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Hospitals have plans in place if a patient, family become unruly

Eric Benson, an alarm and communications officer, monitors safety and dispatches security officers from the Security Operations Center of Sanford Hospital, as seen Tuesday, July 22, 2014, in Fargo, N.D. Michael Vosburg / Forum Photo Editor

FARGO – Hospital workers sign up to deal with a lot of life or death situations – one patient’s terminal cancer diagnosis, another’s sudden drop in blood pressure during surgery, or a sudden outbreak of communicable disease from a third.

But sometimes the life or death situation involves the medical professionals’ lives – such as in a series of bomb threat phone calls two weeks ago threatening Sanford Medical Center.

“Unfortunately, we do have situations sometimes where people can be violent,” said Susan Jarvis, Sanford’s vice president of emergency services.

The hospital doesn’t track the number of incidents that involve violence or threats of violence from patients or their family members, Jarvis said.

But Sanford does have specific plans in place for when those incidents happen, which Jarvis said is not an unusual occurrence, particularly in the emergency room and in the inpatient psychiatry department.

Essentia Health also has procedures and precautions in place for dealing with confrontations at its Fargo hospital, spokeswoman Jennifer McLaughlin said. No Essentia personnel were available this week to talk about their security efforts, she said.

Alcohol and drug use are sometimes at the root of what sets a patient off in a violent, confrontational direction, Jarvis said.

In one case, a new father was arrested at the birth unit and charged with possession of a controlled substance after he allegedly became violent during a confrontation with his child’s mother, who had just delivered.

Even dementia patients can be violent because they often don’t understand what’s happening to them.

“Lots of times security is our best friend in the ER,” Jarvis said.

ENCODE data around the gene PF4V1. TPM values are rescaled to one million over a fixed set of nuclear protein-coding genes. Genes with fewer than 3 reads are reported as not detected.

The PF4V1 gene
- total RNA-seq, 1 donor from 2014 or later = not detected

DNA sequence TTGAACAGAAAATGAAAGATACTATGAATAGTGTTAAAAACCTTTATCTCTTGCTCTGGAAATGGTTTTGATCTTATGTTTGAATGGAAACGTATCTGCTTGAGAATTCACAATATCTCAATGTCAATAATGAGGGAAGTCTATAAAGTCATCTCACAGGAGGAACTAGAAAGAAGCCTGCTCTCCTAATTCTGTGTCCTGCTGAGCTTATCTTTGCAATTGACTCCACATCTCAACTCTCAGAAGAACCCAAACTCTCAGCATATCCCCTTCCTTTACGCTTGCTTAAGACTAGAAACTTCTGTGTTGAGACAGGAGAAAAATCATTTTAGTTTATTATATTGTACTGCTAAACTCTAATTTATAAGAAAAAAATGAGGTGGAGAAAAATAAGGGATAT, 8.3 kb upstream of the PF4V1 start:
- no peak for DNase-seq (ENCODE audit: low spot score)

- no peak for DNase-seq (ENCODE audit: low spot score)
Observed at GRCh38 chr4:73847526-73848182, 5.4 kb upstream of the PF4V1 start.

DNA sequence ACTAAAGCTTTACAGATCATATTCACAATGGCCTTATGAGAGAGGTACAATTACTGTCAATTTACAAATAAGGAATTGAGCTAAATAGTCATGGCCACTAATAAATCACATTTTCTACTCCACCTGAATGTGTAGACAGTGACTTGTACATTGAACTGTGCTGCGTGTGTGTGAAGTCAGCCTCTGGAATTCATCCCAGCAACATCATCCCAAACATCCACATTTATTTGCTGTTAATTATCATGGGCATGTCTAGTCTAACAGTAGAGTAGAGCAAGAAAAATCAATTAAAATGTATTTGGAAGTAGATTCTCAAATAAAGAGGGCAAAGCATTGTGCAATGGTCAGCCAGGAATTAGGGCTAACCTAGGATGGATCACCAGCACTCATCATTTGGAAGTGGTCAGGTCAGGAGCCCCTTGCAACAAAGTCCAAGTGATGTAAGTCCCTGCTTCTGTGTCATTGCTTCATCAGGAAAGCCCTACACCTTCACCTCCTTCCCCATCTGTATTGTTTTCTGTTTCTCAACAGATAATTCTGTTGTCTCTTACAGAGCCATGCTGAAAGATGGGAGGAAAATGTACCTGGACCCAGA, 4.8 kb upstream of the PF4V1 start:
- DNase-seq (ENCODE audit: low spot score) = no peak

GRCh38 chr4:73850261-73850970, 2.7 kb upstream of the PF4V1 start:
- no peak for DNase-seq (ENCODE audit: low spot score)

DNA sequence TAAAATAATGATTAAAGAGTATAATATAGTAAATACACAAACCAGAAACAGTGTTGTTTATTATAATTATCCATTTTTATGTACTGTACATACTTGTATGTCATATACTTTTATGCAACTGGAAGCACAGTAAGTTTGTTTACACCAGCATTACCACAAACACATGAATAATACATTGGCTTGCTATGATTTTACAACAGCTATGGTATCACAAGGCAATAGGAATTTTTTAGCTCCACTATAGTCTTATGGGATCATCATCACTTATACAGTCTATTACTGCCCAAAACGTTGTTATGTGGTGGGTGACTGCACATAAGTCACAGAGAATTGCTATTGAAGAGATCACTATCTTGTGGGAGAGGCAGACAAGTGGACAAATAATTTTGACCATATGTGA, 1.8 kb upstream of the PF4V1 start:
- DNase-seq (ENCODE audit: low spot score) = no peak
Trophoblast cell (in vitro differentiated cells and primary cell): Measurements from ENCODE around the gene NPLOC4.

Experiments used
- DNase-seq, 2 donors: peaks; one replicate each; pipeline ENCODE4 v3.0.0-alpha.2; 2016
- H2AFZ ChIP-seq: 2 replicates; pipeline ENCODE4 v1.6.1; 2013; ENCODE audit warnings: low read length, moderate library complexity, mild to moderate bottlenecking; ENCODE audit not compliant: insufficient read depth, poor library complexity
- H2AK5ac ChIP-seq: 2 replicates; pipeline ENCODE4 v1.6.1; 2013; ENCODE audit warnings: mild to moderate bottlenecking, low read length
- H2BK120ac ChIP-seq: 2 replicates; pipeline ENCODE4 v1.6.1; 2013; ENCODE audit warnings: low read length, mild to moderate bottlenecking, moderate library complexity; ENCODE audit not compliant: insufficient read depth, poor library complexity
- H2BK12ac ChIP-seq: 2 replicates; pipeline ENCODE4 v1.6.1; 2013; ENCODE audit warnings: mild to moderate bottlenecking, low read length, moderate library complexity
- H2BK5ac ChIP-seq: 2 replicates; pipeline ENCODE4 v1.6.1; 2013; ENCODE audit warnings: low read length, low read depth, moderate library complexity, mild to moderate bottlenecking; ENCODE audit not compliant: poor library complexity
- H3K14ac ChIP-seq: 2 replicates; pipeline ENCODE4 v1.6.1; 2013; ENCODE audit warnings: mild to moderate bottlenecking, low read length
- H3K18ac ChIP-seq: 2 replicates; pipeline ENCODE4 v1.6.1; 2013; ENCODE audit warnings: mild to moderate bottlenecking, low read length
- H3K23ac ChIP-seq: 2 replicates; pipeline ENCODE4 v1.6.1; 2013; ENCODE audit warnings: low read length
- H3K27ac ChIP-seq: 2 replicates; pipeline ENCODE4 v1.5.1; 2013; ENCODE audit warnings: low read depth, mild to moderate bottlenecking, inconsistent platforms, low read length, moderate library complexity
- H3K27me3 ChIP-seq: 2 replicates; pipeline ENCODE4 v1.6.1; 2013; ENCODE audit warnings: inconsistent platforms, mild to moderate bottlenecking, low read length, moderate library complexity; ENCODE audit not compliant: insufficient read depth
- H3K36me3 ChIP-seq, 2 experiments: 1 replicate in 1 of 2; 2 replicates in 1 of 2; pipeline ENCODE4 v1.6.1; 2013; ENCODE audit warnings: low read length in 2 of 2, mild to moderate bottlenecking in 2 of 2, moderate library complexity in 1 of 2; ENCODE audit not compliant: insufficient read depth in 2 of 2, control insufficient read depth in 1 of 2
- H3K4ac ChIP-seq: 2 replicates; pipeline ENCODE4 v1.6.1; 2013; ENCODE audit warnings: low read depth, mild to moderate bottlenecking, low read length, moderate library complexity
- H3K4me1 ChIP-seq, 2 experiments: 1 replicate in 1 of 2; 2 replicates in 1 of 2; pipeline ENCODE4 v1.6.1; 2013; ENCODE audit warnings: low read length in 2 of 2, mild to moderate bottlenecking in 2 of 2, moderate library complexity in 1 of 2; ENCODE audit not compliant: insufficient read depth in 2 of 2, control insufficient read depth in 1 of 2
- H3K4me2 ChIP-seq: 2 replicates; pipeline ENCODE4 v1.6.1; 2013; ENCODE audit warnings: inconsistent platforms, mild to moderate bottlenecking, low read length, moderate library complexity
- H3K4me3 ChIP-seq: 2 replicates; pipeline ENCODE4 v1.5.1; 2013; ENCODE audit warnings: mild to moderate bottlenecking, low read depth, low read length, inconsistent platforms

Nurses, in particular, are exposed to violent behavior from patients in the emergency room, said Tim Vangerud, Sanford’s security and safety director.

“It affects each one differently, depending on their size, level of life experience,” he said.

Security guards also often bear the brunt of a patient’s ire, as alleged in the case of Peter Jonathan Rovang, 53.

Rovang, of Moorhead, was recently charged in Cass County District Court after allegedly getting into a fight with Sanford security guards.

Two days later, prosecutors say, he called the hospital and threatened to blow it up if Sanford didn’t release the guards’ names.

All Sanford employees go through a training program that helps them identify and deal with developing confrontations before they erupt into violence.

Hospital staff members who work in higher-risk areas like the ER, inpatient psychiatry and security go through a more intensive training program, Vangerud said.

Both programs help hospital workers identify the signs of someone who may be headed toward a violent meltdown: pacing, clenching fists, not listening to what the worker is telling them.

Then the workers can take steps to defuse the situation and to protect themselves, Jarvis said.

“You can usually tell when a situation is going to escalate,” she said. 

Sanford has also developed a workplace violence taskforce, Jarvis said.

And Sanford has panic buttons and “constant watchers” on every floor who keep an eye out for escalating situations with patients.

Vangerud said part of the workplace training for staff members establishes that no matter how sick a patient is, kicking, biting or scratching hospital staff is a crime.

“Staff are made aware it’s not okay,” he said.